HDFS or Hadoop distributed file system was inspired from Google file system, GFS and Hadoop MapReduce framework was inspired from Google MapReduce papers. Both MapReduce and HDFS work on a cluster of systems and both of them have the hierarchical architecture that is there is a master-slave model. So in a larger view, what happens is that a larger file is broken into smaller portions known as blocks which are then replicated and distributed over a cluster of computers. This distribution is managed by Hadoop itself and the user doesn’t have to worry about the division or the distribution of the file. Like an operating system, Hadoop manages the file system; internally there is one master node known as name node.
This name node makes sure that the data is distributed among the data nodes and keeps track of the distribution of the blocks. So, basically the name node manages the file system and the data node actually stores the data blocks. Both the name node and the data nodes are the Hadoop daemons which are Java programs that run on specific machines. Hence, these aren’t hardware components; rather the machines that run Hadoop daemons name node need to be more powerful than the machines that run the data nodes. Hence, there is a difference in the specifications and configurations of the machines and so the physical machines are referred to as name node and data node but actually they are just the Java programs.
Then in MapReduce framework what happens is that the problem is divided into two phases: the Map phase and the Reduce phase. In the Map phase, the Mapper code is distributed between the machines and they work on the data which is locally present on that machine; this concept is technically termed as data locality. The results produced from the computation of the data which has been computed locally is aggregated and transferred to the Reducer; Reduce algorithms are then applied to this global data to produce the final result. Programmers need to write only the Map logic and the Reduce logic; the correct distribution of the Map code to the correct machines is all handled by Hadoop. Again, this is a very superficial overview of how a job is done.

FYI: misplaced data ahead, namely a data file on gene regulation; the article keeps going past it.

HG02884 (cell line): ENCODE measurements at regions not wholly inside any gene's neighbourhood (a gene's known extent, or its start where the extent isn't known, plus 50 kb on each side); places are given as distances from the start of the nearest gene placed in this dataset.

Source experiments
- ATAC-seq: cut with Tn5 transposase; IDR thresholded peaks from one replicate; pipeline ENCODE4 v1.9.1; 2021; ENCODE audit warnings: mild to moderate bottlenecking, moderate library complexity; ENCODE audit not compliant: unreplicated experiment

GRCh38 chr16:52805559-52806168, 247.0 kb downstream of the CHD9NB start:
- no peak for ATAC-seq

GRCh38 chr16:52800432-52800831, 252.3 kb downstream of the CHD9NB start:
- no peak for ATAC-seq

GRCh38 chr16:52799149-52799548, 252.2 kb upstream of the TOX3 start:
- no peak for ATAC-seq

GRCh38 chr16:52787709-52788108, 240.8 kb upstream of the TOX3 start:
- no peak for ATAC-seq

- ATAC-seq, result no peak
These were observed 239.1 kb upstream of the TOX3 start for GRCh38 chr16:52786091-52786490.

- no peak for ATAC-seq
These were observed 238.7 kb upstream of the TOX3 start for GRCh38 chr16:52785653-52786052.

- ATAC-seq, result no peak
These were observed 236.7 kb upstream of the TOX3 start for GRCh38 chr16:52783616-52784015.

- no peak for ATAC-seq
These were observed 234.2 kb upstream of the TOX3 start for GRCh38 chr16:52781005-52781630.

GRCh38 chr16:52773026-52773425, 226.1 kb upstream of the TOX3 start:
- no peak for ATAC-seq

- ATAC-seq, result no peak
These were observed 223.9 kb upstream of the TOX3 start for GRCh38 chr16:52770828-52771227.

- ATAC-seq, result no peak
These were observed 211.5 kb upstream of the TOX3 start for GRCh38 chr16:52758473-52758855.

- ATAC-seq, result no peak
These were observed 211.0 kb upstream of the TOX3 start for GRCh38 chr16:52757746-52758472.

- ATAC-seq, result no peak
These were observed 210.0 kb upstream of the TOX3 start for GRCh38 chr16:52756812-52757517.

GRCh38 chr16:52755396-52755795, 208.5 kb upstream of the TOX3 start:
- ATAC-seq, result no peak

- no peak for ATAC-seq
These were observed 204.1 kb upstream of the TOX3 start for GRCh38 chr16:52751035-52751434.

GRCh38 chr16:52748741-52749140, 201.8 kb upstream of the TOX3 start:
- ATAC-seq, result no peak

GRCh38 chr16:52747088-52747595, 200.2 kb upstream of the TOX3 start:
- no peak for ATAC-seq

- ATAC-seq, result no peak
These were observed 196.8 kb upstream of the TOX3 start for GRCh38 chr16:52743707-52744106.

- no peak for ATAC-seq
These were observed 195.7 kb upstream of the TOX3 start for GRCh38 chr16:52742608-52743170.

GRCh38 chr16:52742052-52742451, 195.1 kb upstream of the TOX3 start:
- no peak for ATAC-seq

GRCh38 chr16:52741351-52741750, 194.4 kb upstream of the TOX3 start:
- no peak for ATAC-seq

There are various complexities in designing the solution as now there are two phases in which solution needs to be divided. So the basic idea is that the job is broken down in between a cluster of computers and in order to process in a distributed fashion the algorithm needs to be broken into two phases known as Map phase and Reduce phase, which is basically very different from the approach that was used previously; when the computation was done on a single machine there was only a single algorithm to process the data. But with distributed frameworks like Hadoop the solution needs two components: the Map phase where the data is treated locally and the Reduce phase where the data is processed on global aggregate of the output of the Map phase.